Classic ExampleYou book a flight from Sydney to Tokyo with a one night stop-over at Kuala Lumpur, playing it safe in case your flight is delayed. On LCCs these must all be purchased separately and are separate contracts (except Scoot's more expensive "Scoot through" deal). You're sure about your holiday so you book the cheapest, non-refundable flights which can't be changed. Two days before your trip (or in my case an hour after the scheduled boarding time) the airline informs you that your Sydney-KL flight has been cancelled and you've been re-booked on a flight two days later, after your onwards flight from KL to Tokyo. You explain the situation, and beg them to at least change your flight from KL to Tokyo so that you can still take it, but they simply remind you of the Terms and Conditions you agreed to, that your KL to Tokyo flight is non-changeable and non-refundable, and if you wanted to change it you should have booked a more expensive, higher-class fare or taken out more comprehensive travel insurance to cover your losses. In other words it's their fault that you can't take it anymore, but your problem. That leaves you the options of booking a new, high-cost, last-minute fare from Sydney to KL, purchasing a new flight from KL to Tokyo and losing the money you paid for you old one, your hotel bookings and some of your holiday, or cancelling your travel plans and losing all your money. Many LCCs don't even give refunds when they cancel the flights, instead giving "vouchers" with short expiry dates that few people are actually able to use, especially when the airline has cancelled all the flights to their country. This happens to a small but significant number of passengers, and its from these unfortunate passengers that LCCs make a lot of their profits, since one cancelled flight amounts to tens of thousands of dollars, even at the cheapest fare prices. It seems like fraud, which it is, but it's within the terms and conditions agreed upon at booking time.
Be Realistic and Have a Backup Plan
|Image from Wikimedia Commons|
Most people feel optimistic at the time of booking a holiday, and would rather take a chance ("it won't happen to me, after all") than pay what's often hundreds of dollars more for a full-service airline that, they think, will take them from the same place to the same place, at the same time, perhaps just with less leg room and without food. But it's important to recognise that it's a gamble, so have a backup plan in case you roll badly. For example, in Japan it's often possible to take the shinkansen (bullet train) if they cancel the flight, but it will set you back hundreds of dollars and you'll probably never get a refund for your LCC flight. But it may sometimes be worth the risk, especially if booking a one-way flight at the last minute, when full-service airlines often charge hundreds of dollars more than LCCs.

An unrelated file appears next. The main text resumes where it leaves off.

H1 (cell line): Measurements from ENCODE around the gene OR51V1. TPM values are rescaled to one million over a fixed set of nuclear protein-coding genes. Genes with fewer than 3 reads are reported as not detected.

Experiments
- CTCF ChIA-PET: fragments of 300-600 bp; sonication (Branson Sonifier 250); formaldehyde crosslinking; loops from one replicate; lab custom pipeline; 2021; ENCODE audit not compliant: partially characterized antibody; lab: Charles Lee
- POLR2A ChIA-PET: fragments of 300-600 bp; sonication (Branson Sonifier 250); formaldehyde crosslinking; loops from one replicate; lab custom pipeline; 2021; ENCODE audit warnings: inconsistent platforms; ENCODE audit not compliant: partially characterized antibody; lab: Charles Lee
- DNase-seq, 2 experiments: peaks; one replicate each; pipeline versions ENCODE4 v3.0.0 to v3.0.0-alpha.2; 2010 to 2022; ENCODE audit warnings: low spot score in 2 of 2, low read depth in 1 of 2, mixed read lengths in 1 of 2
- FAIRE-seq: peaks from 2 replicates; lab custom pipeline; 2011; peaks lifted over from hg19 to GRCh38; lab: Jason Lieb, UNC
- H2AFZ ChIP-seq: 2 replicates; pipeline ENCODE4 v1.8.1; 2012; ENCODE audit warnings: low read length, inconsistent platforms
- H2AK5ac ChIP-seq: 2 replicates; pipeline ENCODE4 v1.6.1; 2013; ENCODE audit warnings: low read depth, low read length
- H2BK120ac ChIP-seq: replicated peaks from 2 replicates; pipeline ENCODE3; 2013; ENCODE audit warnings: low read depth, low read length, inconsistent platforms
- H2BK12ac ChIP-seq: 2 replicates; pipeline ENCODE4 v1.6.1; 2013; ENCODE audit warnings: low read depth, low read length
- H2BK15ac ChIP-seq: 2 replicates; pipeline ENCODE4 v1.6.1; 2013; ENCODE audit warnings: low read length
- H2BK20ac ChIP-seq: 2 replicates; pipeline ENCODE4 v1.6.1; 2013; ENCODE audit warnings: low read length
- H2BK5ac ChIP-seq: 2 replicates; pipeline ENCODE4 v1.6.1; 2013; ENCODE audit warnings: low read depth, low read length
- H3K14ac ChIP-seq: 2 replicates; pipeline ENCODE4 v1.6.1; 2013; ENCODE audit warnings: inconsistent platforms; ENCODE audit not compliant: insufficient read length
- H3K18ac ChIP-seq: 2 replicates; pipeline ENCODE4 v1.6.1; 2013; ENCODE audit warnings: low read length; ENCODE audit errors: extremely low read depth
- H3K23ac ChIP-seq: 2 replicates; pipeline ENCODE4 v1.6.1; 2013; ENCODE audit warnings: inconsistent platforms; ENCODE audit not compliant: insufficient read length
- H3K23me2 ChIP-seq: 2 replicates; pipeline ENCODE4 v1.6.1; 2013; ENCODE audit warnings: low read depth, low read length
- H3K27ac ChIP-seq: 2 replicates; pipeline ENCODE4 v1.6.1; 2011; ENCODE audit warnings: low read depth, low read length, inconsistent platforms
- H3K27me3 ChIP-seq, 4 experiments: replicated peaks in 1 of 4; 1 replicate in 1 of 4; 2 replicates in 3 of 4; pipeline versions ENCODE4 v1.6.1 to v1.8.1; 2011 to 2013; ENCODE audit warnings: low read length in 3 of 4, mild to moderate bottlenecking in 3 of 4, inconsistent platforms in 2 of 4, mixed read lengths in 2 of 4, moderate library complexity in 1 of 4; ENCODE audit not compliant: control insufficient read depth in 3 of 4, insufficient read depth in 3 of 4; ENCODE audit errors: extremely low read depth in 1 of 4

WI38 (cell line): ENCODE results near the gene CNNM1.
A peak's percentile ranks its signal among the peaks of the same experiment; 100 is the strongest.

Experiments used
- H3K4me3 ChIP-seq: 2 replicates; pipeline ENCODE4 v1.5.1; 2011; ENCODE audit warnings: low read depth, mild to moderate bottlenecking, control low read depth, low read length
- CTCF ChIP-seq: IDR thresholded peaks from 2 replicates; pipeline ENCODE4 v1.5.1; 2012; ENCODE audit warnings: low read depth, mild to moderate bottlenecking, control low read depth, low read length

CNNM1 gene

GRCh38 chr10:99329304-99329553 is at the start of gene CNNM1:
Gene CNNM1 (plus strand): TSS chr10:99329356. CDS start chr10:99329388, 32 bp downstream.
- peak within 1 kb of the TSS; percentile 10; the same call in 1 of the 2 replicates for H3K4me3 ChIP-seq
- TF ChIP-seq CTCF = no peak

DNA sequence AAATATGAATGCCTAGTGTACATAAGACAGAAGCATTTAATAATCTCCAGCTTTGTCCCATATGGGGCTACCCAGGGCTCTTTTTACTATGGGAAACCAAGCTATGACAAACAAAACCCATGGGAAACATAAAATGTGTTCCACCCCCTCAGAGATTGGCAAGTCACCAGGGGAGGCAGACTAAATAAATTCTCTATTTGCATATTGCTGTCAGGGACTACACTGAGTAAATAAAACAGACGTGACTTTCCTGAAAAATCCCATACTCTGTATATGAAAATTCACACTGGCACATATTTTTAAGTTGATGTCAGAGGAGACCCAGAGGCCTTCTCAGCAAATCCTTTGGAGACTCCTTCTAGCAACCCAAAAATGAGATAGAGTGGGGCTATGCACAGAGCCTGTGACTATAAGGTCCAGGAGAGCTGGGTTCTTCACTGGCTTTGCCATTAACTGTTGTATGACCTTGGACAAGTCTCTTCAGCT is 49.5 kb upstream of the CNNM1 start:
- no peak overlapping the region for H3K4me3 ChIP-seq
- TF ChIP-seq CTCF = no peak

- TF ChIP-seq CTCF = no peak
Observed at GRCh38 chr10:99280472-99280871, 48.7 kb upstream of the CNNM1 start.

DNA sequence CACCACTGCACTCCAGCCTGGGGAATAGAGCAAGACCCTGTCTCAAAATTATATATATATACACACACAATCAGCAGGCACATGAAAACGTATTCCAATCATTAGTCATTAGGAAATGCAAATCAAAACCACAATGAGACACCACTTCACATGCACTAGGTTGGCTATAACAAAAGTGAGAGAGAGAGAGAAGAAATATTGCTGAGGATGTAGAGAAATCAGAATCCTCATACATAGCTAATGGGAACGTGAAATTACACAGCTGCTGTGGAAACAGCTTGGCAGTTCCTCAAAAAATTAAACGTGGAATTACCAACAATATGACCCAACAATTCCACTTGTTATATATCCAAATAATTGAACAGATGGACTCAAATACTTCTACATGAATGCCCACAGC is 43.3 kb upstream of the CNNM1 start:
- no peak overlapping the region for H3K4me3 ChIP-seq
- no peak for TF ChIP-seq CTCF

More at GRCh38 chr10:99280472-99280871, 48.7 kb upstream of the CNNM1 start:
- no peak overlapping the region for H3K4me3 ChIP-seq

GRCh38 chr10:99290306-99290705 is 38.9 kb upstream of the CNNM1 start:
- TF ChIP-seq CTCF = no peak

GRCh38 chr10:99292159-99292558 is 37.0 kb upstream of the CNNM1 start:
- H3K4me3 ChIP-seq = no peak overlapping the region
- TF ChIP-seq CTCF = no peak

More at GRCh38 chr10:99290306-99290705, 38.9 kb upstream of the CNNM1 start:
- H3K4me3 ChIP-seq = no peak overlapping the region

Of course it's worse when they cancel them on the spot, as I experienced when Air Asia (now re-branded as Vanilla Air, but with no significant changes) cancelled a late-night flight from Sapporo to Tokyo after the departure time, while we were all in the waiting lounge. I was fortunate that I was returning home, without upcoming commitments, and was offered a flight the next day, so it only cost me the inconvenience and my last-minute hotel room reservation (and a long, cold walk through the snow, carrying my skis). But the man next to me had a flight back to Europe from Tokyo early the next morning, and given our scheduled flight was one of the last ones back to Tokyo and it was much too late for the trains he would have needed to have purchased a very expensive, on-the-spot ticket on a full-service airline - if he could even get one at that time - or else he would have missed his flight the next day, possibly cancelling his whole itinerary. A regular airline would be responsible for sorting all this out, but Air Asia (and all other LCCs) have no such obligations, hence why they are so cheap. Never EVER book an LCC flight to connect directly to an international flight.